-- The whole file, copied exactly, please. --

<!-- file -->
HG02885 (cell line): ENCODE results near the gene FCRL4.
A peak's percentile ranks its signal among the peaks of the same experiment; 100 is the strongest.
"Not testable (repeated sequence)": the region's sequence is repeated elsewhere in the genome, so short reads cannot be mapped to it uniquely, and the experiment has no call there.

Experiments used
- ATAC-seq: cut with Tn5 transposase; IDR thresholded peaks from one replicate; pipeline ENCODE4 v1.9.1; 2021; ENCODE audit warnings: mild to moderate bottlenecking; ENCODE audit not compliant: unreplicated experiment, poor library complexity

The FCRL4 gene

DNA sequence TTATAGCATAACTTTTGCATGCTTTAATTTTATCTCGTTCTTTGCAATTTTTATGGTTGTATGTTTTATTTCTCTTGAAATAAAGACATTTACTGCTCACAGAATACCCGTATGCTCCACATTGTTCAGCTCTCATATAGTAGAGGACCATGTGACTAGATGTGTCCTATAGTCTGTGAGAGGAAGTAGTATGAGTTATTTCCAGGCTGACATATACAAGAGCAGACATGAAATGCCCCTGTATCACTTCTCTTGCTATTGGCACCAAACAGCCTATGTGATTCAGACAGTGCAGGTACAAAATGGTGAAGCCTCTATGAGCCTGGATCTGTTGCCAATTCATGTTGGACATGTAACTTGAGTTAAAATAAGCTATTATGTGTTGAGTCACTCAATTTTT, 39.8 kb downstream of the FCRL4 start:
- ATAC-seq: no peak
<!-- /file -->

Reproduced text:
HG02885 (cell line): ENCODE results near the gene FCRL4.
A peak's percentile ranks its signal among the peaks of the same experiment; 100 is the strongest.
"Not testable (repeated sequence)": the region's sequence is repeated elsewhere in the genome, so short reads cannot be mapped to it uniquely, and the experiment has no call there.

Experiments used
- ATAC-seq: cut with Tn5 transposase; IDR thresholded peaks from one replicate; pipeline ENCODE4 v1.9.1; 2021; ENCODE audit warnings: mild to moderate bottlenecking; ENCODE audit not compliant: unreplicated experiment, poor library complexity

The FCRL4 gene

DNA sequence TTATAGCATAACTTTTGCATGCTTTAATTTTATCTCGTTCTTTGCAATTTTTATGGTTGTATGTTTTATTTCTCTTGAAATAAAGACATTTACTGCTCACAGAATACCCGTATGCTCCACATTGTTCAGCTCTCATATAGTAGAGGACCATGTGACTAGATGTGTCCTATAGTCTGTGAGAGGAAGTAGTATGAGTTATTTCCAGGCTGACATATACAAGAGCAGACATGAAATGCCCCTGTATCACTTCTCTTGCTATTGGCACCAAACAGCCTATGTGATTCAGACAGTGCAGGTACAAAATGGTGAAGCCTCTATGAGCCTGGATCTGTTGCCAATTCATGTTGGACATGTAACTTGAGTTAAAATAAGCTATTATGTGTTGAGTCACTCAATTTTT, 39.8 kb downstream of the FCRL4 start:
- ATAC-seq: no peak